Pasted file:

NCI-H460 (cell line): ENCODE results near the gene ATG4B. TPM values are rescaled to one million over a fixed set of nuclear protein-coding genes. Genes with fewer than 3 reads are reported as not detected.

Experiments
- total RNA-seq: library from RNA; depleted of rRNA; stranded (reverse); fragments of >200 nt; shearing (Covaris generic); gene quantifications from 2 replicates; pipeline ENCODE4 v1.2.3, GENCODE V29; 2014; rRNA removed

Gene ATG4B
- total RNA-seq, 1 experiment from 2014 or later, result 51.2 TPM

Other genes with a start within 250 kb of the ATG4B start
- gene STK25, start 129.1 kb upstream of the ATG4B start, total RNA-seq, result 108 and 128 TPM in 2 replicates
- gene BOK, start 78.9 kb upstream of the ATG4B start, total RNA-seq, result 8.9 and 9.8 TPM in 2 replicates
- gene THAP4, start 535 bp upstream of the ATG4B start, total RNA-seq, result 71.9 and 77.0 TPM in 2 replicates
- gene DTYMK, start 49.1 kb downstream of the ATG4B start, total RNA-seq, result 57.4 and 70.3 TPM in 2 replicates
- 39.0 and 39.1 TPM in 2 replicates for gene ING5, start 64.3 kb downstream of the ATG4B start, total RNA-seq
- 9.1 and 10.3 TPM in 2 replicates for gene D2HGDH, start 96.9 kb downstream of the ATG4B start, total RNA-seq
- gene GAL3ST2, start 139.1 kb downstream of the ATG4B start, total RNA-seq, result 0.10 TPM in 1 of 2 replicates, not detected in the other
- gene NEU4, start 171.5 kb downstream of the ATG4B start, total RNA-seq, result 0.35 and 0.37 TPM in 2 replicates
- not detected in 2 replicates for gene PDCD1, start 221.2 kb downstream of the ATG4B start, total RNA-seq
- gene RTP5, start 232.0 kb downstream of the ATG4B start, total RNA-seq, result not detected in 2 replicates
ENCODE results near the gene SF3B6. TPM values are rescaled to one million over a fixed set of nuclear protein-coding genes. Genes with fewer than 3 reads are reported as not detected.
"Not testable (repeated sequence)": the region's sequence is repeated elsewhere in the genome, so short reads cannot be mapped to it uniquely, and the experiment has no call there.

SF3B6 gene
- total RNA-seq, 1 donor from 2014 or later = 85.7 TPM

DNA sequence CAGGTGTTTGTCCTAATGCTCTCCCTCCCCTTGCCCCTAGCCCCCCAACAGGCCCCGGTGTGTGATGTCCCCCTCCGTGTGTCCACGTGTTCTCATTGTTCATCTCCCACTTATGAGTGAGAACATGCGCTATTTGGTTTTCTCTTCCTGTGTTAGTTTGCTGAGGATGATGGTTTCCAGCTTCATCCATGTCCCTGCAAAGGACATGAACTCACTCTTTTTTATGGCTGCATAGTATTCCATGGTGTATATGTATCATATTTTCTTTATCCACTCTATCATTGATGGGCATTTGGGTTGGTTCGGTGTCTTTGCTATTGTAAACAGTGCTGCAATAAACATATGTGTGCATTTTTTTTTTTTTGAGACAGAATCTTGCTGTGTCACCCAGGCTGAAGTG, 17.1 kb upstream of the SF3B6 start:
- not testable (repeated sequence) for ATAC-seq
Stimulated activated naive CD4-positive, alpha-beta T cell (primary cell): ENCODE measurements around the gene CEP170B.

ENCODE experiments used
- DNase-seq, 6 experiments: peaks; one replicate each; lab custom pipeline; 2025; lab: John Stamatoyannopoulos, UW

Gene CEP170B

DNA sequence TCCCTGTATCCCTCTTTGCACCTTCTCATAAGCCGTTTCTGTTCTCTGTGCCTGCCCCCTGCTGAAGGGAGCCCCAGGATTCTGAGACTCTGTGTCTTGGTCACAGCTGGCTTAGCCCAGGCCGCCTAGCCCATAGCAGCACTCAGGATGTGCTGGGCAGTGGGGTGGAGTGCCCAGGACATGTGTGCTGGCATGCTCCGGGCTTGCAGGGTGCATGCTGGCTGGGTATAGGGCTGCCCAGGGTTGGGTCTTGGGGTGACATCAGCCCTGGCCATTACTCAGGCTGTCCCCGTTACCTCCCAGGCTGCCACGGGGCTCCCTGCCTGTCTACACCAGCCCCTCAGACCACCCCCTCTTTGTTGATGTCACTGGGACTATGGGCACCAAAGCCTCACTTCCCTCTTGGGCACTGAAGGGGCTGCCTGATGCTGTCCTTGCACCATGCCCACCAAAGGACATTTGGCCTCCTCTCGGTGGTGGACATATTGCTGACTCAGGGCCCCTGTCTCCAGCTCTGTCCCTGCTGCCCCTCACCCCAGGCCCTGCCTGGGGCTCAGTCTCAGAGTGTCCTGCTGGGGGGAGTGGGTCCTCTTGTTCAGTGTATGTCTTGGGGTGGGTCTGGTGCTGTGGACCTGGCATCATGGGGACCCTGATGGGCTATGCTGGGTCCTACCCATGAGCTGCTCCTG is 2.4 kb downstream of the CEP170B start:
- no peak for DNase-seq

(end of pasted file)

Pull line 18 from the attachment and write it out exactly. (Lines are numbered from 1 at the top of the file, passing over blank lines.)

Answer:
"Not testable (repeated sequence)": the region's sequence is repeated elsewhere in the genome, so short reads cannot be mapped to it uniquely, and the experiment has no call there.